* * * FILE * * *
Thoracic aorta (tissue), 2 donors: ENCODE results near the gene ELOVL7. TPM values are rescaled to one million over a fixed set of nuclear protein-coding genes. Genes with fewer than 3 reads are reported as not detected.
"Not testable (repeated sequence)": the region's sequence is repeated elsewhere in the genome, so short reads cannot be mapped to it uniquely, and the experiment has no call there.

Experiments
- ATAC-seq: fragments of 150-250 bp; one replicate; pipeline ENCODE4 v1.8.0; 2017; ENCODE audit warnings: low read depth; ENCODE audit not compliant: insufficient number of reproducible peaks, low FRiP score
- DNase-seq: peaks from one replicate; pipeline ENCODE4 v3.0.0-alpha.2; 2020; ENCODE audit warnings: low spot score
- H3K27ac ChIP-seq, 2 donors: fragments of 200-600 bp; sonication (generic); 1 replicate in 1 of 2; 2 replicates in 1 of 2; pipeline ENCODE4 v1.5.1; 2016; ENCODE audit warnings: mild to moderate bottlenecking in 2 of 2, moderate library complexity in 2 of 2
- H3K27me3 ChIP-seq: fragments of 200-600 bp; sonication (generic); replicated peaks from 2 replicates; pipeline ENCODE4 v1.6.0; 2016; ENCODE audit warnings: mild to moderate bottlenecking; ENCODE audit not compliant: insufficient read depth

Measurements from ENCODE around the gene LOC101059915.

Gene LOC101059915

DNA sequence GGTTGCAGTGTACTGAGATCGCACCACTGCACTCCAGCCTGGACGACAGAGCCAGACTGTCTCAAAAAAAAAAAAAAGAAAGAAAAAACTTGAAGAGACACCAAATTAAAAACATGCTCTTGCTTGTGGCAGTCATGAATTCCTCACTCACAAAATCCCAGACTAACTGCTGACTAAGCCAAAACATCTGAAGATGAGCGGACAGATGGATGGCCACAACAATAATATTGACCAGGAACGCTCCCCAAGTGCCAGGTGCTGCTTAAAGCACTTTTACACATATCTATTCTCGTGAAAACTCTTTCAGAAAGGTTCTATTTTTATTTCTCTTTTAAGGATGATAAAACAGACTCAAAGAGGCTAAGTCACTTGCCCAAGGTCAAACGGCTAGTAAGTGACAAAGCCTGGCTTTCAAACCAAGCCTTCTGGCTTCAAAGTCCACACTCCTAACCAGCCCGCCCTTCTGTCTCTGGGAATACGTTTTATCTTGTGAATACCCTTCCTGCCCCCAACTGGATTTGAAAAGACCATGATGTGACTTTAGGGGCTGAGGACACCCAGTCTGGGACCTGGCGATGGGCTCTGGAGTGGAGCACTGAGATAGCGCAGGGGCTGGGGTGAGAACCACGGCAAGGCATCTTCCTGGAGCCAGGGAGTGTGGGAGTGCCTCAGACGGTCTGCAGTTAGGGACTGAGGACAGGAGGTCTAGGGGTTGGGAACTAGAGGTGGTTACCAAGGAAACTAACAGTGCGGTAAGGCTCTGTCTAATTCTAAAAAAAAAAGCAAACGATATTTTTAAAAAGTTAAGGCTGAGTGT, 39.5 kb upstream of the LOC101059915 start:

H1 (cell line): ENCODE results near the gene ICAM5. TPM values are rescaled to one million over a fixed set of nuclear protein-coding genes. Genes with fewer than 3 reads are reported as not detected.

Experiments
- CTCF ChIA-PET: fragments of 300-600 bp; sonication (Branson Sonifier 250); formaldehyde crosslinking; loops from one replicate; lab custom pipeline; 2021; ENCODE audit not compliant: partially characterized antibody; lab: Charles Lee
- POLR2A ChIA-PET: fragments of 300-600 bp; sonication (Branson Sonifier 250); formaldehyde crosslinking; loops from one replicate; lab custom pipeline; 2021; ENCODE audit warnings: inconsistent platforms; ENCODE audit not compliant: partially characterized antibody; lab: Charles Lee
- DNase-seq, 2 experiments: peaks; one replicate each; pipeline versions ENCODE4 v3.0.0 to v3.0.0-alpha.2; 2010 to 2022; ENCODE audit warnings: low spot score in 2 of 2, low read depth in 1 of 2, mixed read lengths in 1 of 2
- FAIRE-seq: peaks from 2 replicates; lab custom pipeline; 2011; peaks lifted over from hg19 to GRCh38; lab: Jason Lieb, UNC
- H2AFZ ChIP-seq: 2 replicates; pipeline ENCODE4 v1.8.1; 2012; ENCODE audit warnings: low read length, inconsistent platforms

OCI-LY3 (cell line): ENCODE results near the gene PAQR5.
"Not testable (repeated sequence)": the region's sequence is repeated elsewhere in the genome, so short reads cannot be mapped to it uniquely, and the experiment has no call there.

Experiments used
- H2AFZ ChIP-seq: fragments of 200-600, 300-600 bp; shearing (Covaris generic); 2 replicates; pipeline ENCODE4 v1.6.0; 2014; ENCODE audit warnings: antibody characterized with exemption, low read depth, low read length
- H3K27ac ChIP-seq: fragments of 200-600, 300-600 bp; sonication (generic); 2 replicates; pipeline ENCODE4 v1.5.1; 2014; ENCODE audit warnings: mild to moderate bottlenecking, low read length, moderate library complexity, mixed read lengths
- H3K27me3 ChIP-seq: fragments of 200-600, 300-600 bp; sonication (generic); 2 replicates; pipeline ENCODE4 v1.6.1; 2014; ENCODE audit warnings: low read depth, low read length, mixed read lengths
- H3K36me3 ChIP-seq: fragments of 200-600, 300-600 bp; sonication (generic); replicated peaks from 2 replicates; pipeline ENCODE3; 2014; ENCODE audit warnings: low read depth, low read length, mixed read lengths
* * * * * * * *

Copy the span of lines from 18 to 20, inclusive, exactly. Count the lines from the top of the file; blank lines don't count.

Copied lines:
OCI-LY3 (cell line): ENCODE results near the gene PAQR5.
"Not testable (repeated sequence)": the region's sequence is repeated elsewhere in the genome, so short reads cannot be mapped to it uniquely, and the experiment has no call there.

Experiments used